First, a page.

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  • Tax Relief to Combat COVID-19: Don’t exclude your business from relief by choosing the wrong program.

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The Families First Coronavirus Response Act (FFCRA) and Coronavirus Aid, Relief and Economic Security (CARES Act), parts of a sweeping relief package in response to the COVID-19 pandemic, became law on March 18 and March 27, respectively. These pieces of legislation are the largest stimulus package in U.S. history, providing trillions of dollars in relief to individuals and businesses struggling with the devastating economic effects of the COVID-19 pandemic. This recent legislation provides economic relief through new financial assistance programs and significant expansions of existing financial assistance programs. Several of these programs provide assistance in the form of tax relief, either providing a tax credit to offset expenses or providing tax free cancellation of indebtedness.

It is critical for businesses to understand the impact that participation in one or more of the new tax and economic relief programs will have on an employer’s eligibility to utilize the other new  programs. This post provides a chart that highlights how participation in a program affects the ability to participate in other programs or renders a business ineligible for another program.  Employers should review the available programs and choose those that are most beneficial to the needs of their business. The attorneys at Frost Brown Todd are available to help businesses navigate the available financial assistance programs during these difficult times.

Payroll Protection Program Loans (PPP)

Employers, including self-employed individuals and 501(c)(3) organizations, with 500 or fewer employees (or which otherwise meet the size standards for a small business concern) may be eligible for special loans of up to $10 million.

  • Maximum loan available is lesser of 2.5 months of historical payroll cost or $10 million.
  • Loan amount used for payroll, utilities and rent or mortgage interest in first 8 weeks after loan origination is forgiven if employer maintains certain employment thresholds. At least 75% of the loan proceeds must be used for payroll costs.
  • Covered period for loan ends June 30.

See Frost Brown Todd’s article, The CARES Act: Tax and Financial Relief for Businesses, for more detailed information on this benefit.

Payroll Tax Credit for Sick and Family Leave

Employers paying sick and family medical leave as required under the Families First Coronavirus Response Act receive a refundable credit against payroll tax in the amount of payments made.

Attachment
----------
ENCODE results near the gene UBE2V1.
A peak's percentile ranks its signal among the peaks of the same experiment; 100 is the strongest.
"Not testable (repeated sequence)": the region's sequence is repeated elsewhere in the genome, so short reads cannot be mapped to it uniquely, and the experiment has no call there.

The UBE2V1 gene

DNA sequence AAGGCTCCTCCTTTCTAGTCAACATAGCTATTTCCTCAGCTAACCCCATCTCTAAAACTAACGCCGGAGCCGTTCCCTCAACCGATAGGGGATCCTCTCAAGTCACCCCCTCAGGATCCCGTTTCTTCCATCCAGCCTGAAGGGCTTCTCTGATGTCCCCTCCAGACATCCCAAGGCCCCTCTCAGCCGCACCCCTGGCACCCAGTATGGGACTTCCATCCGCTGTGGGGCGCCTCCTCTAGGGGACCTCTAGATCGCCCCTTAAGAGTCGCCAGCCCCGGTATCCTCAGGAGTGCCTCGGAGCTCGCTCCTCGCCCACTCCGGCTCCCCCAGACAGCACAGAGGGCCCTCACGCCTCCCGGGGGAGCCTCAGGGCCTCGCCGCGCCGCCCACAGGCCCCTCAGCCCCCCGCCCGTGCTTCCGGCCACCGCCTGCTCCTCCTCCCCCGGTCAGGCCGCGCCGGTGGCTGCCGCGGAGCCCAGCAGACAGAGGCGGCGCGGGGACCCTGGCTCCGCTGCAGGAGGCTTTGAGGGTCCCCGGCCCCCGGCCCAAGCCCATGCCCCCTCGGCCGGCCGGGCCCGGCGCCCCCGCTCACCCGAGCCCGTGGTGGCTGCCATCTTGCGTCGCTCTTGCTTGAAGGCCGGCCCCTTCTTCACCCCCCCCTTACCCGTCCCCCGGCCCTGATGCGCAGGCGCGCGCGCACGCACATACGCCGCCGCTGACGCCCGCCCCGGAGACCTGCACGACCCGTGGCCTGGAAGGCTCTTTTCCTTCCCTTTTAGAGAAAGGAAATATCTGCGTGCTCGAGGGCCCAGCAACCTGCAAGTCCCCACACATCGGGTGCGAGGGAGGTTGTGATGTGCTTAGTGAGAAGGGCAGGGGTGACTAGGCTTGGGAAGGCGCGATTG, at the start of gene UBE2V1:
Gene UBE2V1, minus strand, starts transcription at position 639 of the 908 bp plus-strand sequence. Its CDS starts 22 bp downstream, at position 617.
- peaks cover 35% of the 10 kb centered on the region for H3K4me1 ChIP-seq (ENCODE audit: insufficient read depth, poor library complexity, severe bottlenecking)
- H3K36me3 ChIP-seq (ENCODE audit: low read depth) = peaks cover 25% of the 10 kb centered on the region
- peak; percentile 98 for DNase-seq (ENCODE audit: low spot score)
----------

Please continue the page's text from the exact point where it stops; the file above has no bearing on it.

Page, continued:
See Frost Brown Todd’s article, Your Business, Taxes and the Families First Coronavirus Response Act, for more detailed information on this benefit.

Employee Retention Tax Credit (ERTC)

Eligible employers may receive a refundable payroll tax credit equal to 50% of the qualified wages paid to employees during the COVID-19 crisis.

  • Only available to employers who were subject to closure or had a decline in gross receipts of more than 50% when compared to the same quarter in the prior year.
  • Payroll tax credit is equal to 50% of the qualified wages paid by employers to eligible employees during the COVID-19 crisis. Eligibility differs depending on number of employees.
  • The credit is provided for the first $10,000 of compensation paid, including health benefits, to an eligible employee per quarter.
  • The employee retention credit is available for wages paid or incurred from March 13, 2020 through December 31, 2020.

See Frost Brown Todd’s article, The CARES Act: Tax and Financial Relief for Businesses, for more detailed information on this benefit.

Payroll Tax Deferral

Eligible employers may defer 100% of payroll taxes and eligible self-employed individuals may defer 50% of self-employment taxes over the following two years, interest-free with half of the deferred payments due by December 31, 2021 and the remainder being paid by December 31, 2022.

See Frost Brown Todd’s article, The CARES Act: Tax and Financial Relief for Businesses, for more detailed information on this benefit.

Economic Injury Disaster Loan (EIDL)

Eligible employers may receive loans of up to $2 million for coronavirus assistance. Eligible applicants for an EIDL can receive a $10,000 emergency grant within three days of application through Dec. 31, 2020. EIDL grant is available regardless of whether EIDL loan is approved and requires no repayment in any case.

  • Payments on coronavirus EIDL loans are deferred for one year with interest accruing.
  • Can apply for coronavirus related EIDL loan until December 31, 2020.
  • No loan forgiveness.

See Frost Brown Todd’s article, Comparing Paycheck Protection Program and Emergency Economic Injury Disaster Loan Options for Small Business under the CARES Act, for more detailed information on this benefit.

We continue to follow these developments closely and will provide updates as both the federal and state governments continue to decipher how best to aid taxpayers during this difficult time. For more information as to how the spread of COVID-19 creates tax implications, see Tax Law Defined and Frost Brown Todd’s Coronavirus Resource Page.


To provide guidance and support to clients as this global public-health crisis unfolds, Frost Brown Todd has created a Coronavirus Response Team. Our attorneys are on hand to answer your questions and provide guidance on how to proactively prepare for and manage any coronavirus-related threats to your business operations and workforce.